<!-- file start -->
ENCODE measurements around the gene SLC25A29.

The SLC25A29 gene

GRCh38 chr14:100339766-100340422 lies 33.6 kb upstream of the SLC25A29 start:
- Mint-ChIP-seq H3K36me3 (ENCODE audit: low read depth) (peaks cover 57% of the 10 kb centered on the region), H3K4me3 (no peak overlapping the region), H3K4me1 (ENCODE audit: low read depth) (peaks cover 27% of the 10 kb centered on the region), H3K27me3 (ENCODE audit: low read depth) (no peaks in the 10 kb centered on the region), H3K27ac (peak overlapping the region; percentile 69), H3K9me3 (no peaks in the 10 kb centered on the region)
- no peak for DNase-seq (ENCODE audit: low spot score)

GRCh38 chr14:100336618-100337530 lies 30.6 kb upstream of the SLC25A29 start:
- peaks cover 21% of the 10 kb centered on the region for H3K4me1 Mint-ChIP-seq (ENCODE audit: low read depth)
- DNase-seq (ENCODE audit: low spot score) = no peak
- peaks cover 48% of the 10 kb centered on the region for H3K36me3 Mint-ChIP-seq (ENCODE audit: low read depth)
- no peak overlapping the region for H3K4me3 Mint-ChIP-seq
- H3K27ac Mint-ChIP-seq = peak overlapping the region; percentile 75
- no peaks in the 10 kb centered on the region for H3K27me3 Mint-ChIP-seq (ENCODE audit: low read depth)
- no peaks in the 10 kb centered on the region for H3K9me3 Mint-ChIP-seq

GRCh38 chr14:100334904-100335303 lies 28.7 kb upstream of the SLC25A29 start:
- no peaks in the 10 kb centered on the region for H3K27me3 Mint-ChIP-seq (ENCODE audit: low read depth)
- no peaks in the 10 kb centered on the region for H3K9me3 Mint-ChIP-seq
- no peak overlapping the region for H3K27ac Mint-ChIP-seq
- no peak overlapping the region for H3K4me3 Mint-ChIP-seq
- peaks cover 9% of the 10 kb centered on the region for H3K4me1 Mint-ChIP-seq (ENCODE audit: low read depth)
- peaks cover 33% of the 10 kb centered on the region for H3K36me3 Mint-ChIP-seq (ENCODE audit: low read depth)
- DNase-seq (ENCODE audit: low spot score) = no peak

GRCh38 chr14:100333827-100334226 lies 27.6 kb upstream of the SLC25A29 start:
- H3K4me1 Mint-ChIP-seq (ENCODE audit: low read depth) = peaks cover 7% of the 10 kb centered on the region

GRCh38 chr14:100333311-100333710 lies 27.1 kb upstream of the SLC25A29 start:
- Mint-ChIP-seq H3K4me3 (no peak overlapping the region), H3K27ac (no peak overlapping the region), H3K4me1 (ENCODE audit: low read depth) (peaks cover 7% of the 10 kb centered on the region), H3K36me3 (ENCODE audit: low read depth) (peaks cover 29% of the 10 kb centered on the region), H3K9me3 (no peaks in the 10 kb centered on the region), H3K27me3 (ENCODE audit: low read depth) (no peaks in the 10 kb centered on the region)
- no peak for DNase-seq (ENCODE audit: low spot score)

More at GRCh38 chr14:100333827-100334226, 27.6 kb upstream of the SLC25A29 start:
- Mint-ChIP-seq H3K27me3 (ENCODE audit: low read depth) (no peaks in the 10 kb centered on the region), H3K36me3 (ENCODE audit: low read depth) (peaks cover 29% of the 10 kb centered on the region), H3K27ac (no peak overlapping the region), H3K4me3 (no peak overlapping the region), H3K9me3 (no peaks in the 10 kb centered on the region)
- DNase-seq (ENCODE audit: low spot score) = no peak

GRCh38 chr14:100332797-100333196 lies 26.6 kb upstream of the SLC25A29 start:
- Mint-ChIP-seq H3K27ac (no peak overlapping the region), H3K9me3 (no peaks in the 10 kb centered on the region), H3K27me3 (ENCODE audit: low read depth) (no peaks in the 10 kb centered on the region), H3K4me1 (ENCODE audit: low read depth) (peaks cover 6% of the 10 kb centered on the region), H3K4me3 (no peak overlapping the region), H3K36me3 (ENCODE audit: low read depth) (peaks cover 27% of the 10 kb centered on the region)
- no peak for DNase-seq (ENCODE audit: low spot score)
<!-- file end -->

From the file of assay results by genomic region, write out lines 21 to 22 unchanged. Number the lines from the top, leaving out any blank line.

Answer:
- DNase-seq (ENCODE audit: low spot score) = no peak

GRCh38 chr14:100333827-100334226 lies 27.6 kb upstream of the SLC25A29 start: